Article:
The Navy has resolved the court martial case of the Commanding Officer of the USS McCain during the recent fatal collision. As part of a pre-trial plea agreement, the negligent homicide charges were dropped, charges were reduced, and the officer pled guilty to dereliction of duty. Punishment is to be a letter of reprimand, forfeiture of $2000/month pay for 3 months (essentially, a $6000 fine), and requirement that he submit a retirement request which may or may not be accepted. (1)
I’m outraged by this. The Captain is responsible for the safety of his ship and crew. Yes, there was virtually unlimited fault extending all the way up the chain of command to the CNO and SecNav. Who along the chain is most to blame is a debatable point but ALL are guilty of negligent homicide because ALL knew about the problems and DID NOTHING to prevent them. Every one of the officers in that chain should be charged with negligent homicide.
There is one person, however, who is more responsible then any of the others and that is the Captain of the ship. His is the final accountability and final responsibility. His is the decision to risk taking his ship and crew to sea – all sea voyages have risk – or to refuse. Knowing full well all the problems with inadequate manning, lapsed certifications, inadequately trained crew, and so on, he still chose to take his ship and crew to sea. When he did so, he assumed ALL the responsibility for their safety. Therefore, he bears ALL the guilt.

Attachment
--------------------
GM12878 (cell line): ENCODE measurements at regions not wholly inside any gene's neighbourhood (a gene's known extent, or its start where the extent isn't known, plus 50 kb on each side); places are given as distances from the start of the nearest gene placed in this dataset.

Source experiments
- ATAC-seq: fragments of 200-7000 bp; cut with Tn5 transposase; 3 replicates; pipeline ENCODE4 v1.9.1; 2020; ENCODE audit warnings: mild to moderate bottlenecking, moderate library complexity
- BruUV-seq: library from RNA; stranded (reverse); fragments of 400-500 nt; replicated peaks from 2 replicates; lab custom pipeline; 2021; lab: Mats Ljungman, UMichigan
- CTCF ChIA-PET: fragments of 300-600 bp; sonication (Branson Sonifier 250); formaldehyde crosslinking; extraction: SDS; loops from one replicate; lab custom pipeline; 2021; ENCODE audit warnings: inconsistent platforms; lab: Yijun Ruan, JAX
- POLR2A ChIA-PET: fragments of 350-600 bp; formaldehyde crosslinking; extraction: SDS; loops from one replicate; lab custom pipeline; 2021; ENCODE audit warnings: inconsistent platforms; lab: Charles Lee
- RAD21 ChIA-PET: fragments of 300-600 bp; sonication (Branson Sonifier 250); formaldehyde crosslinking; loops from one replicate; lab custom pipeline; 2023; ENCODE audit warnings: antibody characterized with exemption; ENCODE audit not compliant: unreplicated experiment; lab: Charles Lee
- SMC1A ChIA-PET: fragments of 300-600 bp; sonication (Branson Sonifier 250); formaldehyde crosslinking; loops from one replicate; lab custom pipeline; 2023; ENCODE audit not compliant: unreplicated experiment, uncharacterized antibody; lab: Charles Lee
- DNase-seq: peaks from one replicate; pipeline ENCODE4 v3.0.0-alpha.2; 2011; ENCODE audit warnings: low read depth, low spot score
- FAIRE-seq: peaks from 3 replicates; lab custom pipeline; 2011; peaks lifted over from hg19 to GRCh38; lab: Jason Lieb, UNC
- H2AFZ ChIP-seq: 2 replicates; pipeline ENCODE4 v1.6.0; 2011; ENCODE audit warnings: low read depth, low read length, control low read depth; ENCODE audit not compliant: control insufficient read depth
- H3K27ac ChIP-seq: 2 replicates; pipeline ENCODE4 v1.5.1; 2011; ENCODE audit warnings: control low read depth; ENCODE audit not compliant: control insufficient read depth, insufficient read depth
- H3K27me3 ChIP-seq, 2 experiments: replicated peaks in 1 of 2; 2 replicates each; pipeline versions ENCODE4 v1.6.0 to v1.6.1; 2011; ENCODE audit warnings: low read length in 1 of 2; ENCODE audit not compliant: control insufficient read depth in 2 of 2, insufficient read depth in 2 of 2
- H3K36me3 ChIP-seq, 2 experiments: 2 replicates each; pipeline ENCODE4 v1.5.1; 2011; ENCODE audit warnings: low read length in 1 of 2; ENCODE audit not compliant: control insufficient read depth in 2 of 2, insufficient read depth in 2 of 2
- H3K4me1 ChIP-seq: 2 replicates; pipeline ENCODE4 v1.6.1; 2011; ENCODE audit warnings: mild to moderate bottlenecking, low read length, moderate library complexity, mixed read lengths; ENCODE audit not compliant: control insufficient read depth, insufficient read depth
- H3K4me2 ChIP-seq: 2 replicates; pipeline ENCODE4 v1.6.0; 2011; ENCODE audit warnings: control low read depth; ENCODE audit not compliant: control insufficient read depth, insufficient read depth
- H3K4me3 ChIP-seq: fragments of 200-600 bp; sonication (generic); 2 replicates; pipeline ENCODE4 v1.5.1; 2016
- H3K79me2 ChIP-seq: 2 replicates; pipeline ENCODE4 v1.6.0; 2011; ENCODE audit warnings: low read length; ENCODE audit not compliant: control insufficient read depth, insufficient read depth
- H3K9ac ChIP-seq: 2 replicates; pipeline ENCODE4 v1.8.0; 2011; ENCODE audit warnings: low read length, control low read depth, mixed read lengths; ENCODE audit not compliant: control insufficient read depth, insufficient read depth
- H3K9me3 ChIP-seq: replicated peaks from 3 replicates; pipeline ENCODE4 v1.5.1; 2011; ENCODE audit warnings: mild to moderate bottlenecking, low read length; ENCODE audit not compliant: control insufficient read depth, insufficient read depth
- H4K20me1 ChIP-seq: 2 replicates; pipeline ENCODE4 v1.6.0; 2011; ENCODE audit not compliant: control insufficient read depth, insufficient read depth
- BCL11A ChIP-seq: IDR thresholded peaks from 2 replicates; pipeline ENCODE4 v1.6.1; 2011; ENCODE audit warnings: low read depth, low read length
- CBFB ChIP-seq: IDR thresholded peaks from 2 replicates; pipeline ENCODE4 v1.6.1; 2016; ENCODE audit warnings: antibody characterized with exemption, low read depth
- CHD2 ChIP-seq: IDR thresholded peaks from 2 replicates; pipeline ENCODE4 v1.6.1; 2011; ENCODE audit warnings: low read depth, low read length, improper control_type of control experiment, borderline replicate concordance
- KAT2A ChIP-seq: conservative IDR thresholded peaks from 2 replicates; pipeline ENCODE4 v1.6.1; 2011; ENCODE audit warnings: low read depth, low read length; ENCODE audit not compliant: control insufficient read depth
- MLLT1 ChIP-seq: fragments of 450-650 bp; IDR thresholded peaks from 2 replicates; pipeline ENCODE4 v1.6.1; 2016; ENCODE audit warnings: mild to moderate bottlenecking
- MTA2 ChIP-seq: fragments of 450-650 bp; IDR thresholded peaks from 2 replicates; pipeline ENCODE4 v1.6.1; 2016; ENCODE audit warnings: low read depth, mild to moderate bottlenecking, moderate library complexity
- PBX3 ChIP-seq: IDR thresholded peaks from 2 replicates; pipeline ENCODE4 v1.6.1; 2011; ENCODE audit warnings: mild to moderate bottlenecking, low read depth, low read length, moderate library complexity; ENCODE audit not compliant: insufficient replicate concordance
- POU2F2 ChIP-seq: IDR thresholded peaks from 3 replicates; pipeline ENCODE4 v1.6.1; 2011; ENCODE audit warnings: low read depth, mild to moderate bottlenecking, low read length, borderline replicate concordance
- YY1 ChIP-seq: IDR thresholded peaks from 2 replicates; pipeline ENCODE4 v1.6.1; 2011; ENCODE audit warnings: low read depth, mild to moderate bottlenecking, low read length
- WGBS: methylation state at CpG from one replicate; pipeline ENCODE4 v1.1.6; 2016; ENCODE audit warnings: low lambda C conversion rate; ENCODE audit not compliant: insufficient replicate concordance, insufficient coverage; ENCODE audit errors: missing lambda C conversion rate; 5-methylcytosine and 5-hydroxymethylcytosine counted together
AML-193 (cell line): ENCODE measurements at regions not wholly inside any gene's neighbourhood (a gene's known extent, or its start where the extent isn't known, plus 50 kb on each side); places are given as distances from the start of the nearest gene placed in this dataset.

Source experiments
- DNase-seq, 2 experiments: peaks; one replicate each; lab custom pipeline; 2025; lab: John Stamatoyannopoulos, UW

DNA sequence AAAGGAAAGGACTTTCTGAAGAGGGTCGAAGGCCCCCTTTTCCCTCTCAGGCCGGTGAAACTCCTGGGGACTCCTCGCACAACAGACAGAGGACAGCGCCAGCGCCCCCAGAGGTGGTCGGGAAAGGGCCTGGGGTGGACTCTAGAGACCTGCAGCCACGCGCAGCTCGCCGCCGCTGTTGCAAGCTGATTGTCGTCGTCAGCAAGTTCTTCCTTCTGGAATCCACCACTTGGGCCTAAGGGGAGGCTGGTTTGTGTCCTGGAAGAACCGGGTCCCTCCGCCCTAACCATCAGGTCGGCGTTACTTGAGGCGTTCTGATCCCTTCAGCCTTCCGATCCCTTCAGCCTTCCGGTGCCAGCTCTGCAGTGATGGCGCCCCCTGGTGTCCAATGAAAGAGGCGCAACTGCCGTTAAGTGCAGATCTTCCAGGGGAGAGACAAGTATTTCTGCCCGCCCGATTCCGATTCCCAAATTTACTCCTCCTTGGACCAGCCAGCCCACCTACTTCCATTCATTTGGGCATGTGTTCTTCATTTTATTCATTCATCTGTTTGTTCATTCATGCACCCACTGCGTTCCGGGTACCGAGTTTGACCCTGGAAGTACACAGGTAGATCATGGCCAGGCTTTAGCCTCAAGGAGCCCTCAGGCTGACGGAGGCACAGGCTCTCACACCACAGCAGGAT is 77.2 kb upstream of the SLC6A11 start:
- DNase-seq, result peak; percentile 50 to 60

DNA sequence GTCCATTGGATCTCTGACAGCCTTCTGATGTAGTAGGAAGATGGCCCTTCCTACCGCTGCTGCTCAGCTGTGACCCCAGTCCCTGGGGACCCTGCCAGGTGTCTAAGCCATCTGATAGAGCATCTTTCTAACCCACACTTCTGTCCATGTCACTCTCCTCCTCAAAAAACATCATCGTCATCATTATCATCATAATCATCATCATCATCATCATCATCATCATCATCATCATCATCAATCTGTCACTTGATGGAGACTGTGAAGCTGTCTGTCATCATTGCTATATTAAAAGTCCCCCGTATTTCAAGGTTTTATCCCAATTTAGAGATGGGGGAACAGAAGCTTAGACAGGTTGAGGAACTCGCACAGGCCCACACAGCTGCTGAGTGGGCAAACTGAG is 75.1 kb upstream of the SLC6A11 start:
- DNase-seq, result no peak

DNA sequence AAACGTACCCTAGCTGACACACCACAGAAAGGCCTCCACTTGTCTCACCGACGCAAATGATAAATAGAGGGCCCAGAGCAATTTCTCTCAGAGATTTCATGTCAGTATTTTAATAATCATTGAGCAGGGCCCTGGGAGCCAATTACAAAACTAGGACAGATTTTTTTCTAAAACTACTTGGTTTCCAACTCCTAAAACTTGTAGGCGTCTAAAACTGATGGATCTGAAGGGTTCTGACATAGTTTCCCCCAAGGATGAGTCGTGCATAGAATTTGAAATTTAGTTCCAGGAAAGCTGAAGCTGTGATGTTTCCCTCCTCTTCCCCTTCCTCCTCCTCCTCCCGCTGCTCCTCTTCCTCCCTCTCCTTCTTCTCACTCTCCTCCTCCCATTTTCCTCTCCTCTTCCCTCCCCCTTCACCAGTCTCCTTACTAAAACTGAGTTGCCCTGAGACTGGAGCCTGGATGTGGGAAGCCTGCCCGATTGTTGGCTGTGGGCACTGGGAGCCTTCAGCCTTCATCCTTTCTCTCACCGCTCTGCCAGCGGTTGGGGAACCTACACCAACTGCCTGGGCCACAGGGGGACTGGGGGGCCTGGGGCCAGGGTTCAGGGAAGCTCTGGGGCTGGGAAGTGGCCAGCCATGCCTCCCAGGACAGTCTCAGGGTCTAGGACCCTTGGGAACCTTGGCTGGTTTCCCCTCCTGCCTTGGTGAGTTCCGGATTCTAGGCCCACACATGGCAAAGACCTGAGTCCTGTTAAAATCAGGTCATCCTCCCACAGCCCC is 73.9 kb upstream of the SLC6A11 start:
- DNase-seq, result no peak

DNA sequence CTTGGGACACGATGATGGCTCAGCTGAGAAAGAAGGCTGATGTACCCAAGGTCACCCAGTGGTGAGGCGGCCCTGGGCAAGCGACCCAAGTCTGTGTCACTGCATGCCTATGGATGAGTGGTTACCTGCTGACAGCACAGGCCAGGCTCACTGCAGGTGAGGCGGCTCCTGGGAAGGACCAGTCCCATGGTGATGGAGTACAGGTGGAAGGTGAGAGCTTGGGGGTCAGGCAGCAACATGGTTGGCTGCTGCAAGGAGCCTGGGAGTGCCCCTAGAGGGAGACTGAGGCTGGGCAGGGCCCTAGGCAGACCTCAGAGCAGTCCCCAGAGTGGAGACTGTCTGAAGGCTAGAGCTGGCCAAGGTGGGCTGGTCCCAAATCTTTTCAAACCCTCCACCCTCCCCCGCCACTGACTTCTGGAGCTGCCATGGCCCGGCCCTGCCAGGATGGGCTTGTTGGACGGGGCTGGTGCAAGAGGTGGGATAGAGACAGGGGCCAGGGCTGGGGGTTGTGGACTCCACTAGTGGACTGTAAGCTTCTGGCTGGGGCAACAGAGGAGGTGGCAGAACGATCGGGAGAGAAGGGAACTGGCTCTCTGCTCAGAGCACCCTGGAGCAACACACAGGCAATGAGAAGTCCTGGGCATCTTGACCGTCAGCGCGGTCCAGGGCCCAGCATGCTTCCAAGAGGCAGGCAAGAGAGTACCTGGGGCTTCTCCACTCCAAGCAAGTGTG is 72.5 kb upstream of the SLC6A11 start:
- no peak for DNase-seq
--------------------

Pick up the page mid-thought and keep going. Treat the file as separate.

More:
To try him on anything less than negligent homicide is to make a joke of the responsibilities of a Captain.
Yes, refusal to put to sea would likely have ended his career but we expect a ship’s Captain to have the moral courage sufficient to take that step, if needed. His career might have ended but it would have ended without ten deaths on his conscience.
On the other hand, the Navy’s instructor pilots refused to fly due to safety concerns and their careers have not ended. In many circles, they are hailed as heroes who had the courage to stand against unsafe orders. So, the argument that the Captain’s career would have ended is not even supported by recent evidence and is an irrelevant argument anyway. Moral courage is not a matter of career convenience – it is an absolute that must be exercised regardless of circumstances. That it would have entailed risk and possible negative consequences for him, personally, is why the phrase “moral courage” contains the word “courage”.
The prosecutors who accepted (and possibly conceived) the plea deal also exhibited moral cowardice. This was not the crime to plea down. This was the crime to set the example for all ship’s Captains to come.
I am ashamed of my Navy.
(1)Navy Times website, “Former McCain CO sentenced at court-martial for fatal collision”, J.D. Simkins,